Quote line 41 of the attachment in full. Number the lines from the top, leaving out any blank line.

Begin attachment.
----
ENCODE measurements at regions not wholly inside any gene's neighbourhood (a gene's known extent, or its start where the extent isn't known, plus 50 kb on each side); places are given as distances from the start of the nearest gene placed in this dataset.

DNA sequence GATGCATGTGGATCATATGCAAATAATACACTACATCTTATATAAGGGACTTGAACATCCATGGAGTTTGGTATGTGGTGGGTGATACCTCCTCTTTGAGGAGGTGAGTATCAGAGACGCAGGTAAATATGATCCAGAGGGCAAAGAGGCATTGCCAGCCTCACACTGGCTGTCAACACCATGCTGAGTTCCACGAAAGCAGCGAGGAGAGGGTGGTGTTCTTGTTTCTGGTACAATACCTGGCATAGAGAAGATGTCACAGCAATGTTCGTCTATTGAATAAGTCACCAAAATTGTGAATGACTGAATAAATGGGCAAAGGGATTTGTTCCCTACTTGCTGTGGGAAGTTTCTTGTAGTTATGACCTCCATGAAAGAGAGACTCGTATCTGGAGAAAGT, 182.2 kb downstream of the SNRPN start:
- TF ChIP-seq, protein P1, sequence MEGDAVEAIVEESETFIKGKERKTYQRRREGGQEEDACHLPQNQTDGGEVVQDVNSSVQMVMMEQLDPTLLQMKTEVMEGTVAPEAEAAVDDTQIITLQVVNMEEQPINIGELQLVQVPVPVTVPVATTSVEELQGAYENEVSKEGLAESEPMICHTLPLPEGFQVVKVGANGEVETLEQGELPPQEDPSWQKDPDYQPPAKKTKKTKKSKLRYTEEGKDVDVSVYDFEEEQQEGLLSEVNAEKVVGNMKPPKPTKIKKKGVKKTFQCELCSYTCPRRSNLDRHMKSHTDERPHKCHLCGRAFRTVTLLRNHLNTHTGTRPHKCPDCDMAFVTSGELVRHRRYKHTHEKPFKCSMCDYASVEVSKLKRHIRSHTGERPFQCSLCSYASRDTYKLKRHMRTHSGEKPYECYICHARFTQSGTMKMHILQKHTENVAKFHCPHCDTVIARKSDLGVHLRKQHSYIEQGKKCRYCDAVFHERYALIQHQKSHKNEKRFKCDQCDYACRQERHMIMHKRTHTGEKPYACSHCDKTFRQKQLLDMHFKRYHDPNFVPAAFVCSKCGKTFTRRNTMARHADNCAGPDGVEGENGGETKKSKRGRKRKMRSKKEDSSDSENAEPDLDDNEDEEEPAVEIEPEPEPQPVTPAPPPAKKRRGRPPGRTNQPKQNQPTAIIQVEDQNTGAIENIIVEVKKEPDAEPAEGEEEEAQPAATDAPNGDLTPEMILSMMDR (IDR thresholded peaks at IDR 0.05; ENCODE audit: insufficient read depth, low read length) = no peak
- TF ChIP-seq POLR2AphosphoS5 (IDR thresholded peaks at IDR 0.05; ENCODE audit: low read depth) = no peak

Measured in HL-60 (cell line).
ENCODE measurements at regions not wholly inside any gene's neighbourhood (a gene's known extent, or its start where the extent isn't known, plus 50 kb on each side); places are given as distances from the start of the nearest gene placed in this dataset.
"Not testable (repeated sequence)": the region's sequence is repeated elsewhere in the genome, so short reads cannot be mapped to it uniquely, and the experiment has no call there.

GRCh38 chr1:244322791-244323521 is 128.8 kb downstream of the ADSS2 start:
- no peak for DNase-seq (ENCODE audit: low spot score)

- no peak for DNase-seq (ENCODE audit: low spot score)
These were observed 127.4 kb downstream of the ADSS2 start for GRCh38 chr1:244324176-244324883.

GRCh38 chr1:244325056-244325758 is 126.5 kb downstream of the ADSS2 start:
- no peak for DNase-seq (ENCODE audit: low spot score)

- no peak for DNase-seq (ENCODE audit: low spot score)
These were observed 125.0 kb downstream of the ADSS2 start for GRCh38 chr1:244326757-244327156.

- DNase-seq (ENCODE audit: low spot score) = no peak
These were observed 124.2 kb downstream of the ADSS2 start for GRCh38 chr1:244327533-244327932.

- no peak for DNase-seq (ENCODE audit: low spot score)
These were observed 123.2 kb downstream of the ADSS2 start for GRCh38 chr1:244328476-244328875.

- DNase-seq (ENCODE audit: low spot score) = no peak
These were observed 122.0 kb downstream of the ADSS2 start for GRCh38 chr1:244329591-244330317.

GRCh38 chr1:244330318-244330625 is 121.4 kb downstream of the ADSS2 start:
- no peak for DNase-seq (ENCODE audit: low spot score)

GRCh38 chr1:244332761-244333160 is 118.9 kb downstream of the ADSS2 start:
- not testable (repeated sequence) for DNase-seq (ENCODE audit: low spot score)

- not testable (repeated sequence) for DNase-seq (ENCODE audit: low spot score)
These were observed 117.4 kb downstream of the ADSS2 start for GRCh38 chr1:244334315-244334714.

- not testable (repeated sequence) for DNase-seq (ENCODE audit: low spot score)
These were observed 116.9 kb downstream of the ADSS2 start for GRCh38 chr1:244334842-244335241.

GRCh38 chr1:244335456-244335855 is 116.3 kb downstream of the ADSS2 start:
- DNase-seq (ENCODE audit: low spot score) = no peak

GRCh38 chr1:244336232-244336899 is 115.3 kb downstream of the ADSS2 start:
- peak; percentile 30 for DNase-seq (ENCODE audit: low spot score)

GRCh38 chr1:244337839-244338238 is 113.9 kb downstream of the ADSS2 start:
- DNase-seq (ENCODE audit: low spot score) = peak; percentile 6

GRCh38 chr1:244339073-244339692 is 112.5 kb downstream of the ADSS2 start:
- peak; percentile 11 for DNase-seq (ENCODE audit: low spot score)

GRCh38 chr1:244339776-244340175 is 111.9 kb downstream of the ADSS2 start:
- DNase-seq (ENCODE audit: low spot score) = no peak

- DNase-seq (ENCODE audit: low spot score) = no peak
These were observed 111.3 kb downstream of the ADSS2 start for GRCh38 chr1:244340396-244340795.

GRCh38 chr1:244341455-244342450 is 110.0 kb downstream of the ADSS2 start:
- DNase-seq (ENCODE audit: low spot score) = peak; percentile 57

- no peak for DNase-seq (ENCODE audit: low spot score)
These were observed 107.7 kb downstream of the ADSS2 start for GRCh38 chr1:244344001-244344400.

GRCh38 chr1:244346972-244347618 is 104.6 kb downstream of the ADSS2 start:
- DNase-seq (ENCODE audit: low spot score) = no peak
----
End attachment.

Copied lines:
These were observed 111.3 kb downstream of the ADSS2 start for GRCh38 chr1:244340396-244340795.